Alvarez floats using People’s Initiative to scrap 2019 polls

Mara Cepeda

This is AI generated summarization, which may have errors. For context, always refer to the full article.

Alvarez floats using People’s Initiative to scrap 2019 polls

Malacañan Photo

There is, however, no enabling law for this provision in the 1987 Constitution

MANILA, Philippines – Speaker Pantaleon Alvarez is now eyeing to rally federalism supporters to start a People’s Initiative that would cancel the 2019 midterm elections and speed up the shift in the system of government.

The Davao del Norte 1st district representative floated the idea during a dzMM interview on Wednesday, July 18.

“Mag-umpisa tayo sa no election. Amyendahan natin ’yong provision na iyan. Kung ayaw ng Senado, well, puwede namang People’s Initiative. May mga tao diyan, marami, na gusto baguhin ’yong Saligang Batas. In fact, mayroon diyang mga movement for federalism, lahat iyan, hindi ba? Matagal nang umiikot iyan sa bansa, nagkakampanya,” said Alvarez.

(Let’s start with having no elections. We’ll amend that provision. If the Senate does not want to do that, well, we can do so through a People’s Initiative. There are a lot of people out there who want to amend the Constitution. In fact, there is a movement for federalism, right? They have long been campaigning around the country.)

Alvarez earlier proposed a no-elections scenario to hasten the shift to federalism, which he and President Rodrigo Duterte himself have been championing for. (READ: Alvarez proposal on no 2019 elections ‘off-tangent, misplaced’ – lawmakers)

The 1987 Constitution, however, sets the elections to be held every 3 years. For Alvarez’s no-elections proposal to be possible in 2019, the Constitution itself needs to be amended.

The 1987 Constitution provides 3 ways for amendments: through both houses of Congress convening into a Constituent Assembly (Con-Ass), through registered voters electing a new set of representatives forming a Constitutional Convention (Con-Con), or through a People’s Initiative.

A People’s Initiative must be signed by at least 12% of the total number of registered voters nationwide. Among these 12%, at least 3% of every legislative district must be represented.

Any amendments proposed by a Con-Ass, Con-Con, or People’s Initiative would have to be approved in a plebiscite, where voters across the country can either approve or reject the proposals.

No enabling law 

A major hurdle for Alvarez’s proposal is a 1997 Supreme Court decision in the Defensor Santiago versus Commission on Elections case. The High Court ruled that an enabling law must first be passed by Congress to allow any charter change via People’s Initative.

Senate Minority Leader Franklin Drilon, a lawyer, also said changing the term period for officials constitutes a major constitutional amendment, which a People’s Initiative cannot propose.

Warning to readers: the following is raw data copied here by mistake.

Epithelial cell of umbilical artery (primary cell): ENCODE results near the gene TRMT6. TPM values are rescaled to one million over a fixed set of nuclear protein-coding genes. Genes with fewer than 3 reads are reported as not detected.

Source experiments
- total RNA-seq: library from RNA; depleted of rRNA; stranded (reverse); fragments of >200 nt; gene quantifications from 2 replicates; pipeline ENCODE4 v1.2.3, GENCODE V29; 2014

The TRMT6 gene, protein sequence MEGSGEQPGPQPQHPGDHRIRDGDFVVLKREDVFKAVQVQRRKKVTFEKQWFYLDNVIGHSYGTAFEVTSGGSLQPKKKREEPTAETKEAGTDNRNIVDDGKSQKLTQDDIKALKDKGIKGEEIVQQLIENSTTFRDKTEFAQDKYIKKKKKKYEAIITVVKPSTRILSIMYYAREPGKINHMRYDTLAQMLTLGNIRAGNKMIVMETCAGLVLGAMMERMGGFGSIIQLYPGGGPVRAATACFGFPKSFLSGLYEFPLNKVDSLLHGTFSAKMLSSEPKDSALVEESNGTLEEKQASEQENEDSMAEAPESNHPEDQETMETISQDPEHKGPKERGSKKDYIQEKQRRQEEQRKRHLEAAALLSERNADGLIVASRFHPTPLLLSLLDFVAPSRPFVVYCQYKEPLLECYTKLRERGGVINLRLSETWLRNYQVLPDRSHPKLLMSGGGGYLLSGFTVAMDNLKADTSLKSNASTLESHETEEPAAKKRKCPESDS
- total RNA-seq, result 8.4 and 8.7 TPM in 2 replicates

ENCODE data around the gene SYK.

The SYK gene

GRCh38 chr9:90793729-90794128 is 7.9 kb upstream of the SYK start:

“Hindi po pupuwede ang People’s Initiative. Bakit? Ito po’y revision of the Constitution, dahil sa Constitution nakalagay kung ano ang termino ng bawat opisyal,” said Drilon. 

(The People’s Initiative is not an option. Why? That would be a revision of the Constitution, because the Constitution stipulates how long the term of an official is.)

“’Yon pong People’s Initiative, para lamang sa minor amendments sa Constitution. Ito pong pagpalit ng termino sa ating mga opisyales, sa akin po ay major amendment which cannot be done through a People’s Initiative,” he added. 

(The People’s Initative is for minor amendments to the Constitution. Changing the term period for officials, for me, is a major amendment which cannot be done through a People’s Initiative.) 

Little public support

One major problem with Alvarez’s idea for a People’s Initiative is that majority of Filipinos are not supporting shifting to federalism now, according to the latest Pulse Asia survey.

Social Weather Stations also revealed that only 37% agreed with the federal system of government, 29% disagreed, and 34% were undecided. 

Socioeconomic Planning Secretary Ernesto Pernia himself also warned that regions across the country are not yet ready to shift to a federal system of government, and the shift would “wreak havoc in terms of our fiscal situation.” 

The Senate is also not set on amending the charter yet, with several senators still adamant over convening into a Con-Ass. The House of Representatives already approved a joint resolution calling both chambers to form a Con-Ass.

Both chambers also received their copies of the federal charter drafted by the Presidential Consultative Committee, but lawmakers are free to accept or ignore the body’s recommendations. –


Add a comment

Sort by

There are no comments yet. Add your comment to start the conversation.

Summarize this article with AI

How does this make you feel?

Download the Rappler App!
Clothing, Apparel, Person


Mara Cepeda

Mara Cepeda specializes in stories about politics and local governance. She covers the Office of the Vice President, the Senate, and the Philippine opposition. She is a 2021 fellow of the Asia Journalism Fellowship and the Reham al-Farra Memorial Journalism Fellowship of the UN. Got tips? Email her at or tweet @maracepeda.